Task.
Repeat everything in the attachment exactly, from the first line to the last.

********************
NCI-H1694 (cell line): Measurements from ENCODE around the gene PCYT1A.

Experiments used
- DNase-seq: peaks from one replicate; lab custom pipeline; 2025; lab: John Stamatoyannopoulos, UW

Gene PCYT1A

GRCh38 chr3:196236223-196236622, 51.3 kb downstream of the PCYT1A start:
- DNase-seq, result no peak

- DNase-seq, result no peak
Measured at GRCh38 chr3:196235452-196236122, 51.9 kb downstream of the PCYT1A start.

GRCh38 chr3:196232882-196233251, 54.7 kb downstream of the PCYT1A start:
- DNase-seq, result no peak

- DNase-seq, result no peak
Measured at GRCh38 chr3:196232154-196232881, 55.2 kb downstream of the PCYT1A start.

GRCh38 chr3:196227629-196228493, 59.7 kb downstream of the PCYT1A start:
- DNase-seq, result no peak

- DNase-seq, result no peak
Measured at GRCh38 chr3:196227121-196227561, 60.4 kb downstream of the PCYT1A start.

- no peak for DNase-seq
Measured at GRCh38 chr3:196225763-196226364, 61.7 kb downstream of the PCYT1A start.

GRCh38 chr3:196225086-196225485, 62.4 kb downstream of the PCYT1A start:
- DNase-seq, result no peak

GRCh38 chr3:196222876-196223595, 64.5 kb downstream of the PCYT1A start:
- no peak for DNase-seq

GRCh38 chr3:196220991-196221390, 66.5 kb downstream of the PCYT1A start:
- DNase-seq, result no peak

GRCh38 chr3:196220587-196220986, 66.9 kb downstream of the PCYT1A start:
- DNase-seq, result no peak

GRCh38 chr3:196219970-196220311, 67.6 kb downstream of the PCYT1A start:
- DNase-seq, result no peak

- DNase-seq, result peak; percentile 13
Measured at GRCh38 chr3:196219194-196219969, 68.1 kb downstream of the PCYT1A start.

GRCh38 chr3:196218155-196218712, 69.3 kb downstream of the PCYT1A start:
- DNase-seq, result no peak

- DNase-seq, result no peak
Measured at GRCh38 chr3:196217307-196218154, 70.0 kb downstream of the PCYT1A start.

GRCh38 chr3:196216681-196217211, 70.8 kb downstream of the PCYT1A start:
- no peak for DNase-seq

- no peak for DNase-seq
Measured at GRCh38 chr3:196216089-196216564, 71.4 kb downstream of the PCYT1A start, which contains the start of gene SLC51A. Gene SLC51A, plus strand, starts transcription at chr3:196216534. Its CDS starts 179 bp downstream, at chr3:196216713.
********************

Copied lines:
NCI-H1694 (cell line): Measurements from ENCODE around the gene PCYT1A.

Experiments used
- DNase-seq: peaks from one replicate; lab custom pipeline; 2025; lab: John Stamatoyannopoulos, UW

Gene PCYT1A

GRCh38 chr3:196236223-196236622, 51.3 kb downstream of the PCYT1A start:
- DNase-seq, result no peak

- DNase-seq, result no peak
Measured at GRCh38 chr3:196235452-196236122, 51.9 kb downstream of the PCYT1A start.

GRCh38 chr3:196232882-196233251, 54.7 kb downstream of the PCYT1A start:
- DNase-seq, result no peak

- DNase-seq, result no peak
Measured at GRCh38 chr3:196232154-196232881, 55.2 kb downstream of the PCYT1A start.

GRCh38 chr3:196227629-196228493, 59.7 kb downstream of the PCYT1A start:
- DNase-seq, result no peak

- DNase-seq, result no peak
Measured at GRCh38 chr3:196227121-196227561, 60.4 kb downstream of the PCYT1A start.

- no peak for DNase-seq
Measured at GRCh38 chr3:196225763-196226364, 61.7 kb downstream of the PCYT1A start.

GRCh38 chr3:196225086-196225485, 62.4 kb downstream of the PCYT1A start:
- DNase-seq, result no peak

GRCh38 chr3:196222876-196223595, 64.5 kb downstream of the PCYT1A start:
- no peak for DNase-seq

GRCh38 chr3:196220991-196221390, 66.5 kb downstream of the PCYT1A start:
- DNase-seq, result no peak

GRCh38 chr3:196220587-196220986, 66.9 kb downstream of the PCYT1A start:
- DNase-seq, result no peak

GRCh38 chr3:196219970-196220311, 67.6 kb downstream of the PCYT1A start:
- DNase-seq, result no peak

- DNase-seq, result peak; percentile 13
Measured at GRCh38 chr3:196219194-196219969, 68.1 kb downstream of the PCYT1A start.

GRCh38 chr3:196218155-196218712, 69.3 kb downstream of the PCYT1A start:
- DNase-seq, result no peak

- DNase-seq, result no peak
Measured at GRCh38 chr3:196217307-196218154, 70.0 kb downstream of the PCYT1A start.

GRCh38 chr3:196216681-196217211, 70.8 kb downstream of the PCYT1A start:
- no peak for DNase-seq

- no peak for DNase-seq
Measured at GRCh38 chr3:196216089-196216564, 71.4 kb downstream of the PCYT1A start, which contains the start of gene SLC51A. Gene SLC51A, plus strand, starts transcription at chr3:196216534. Its CDS starts 179 bp downstream, at chr3:196216713.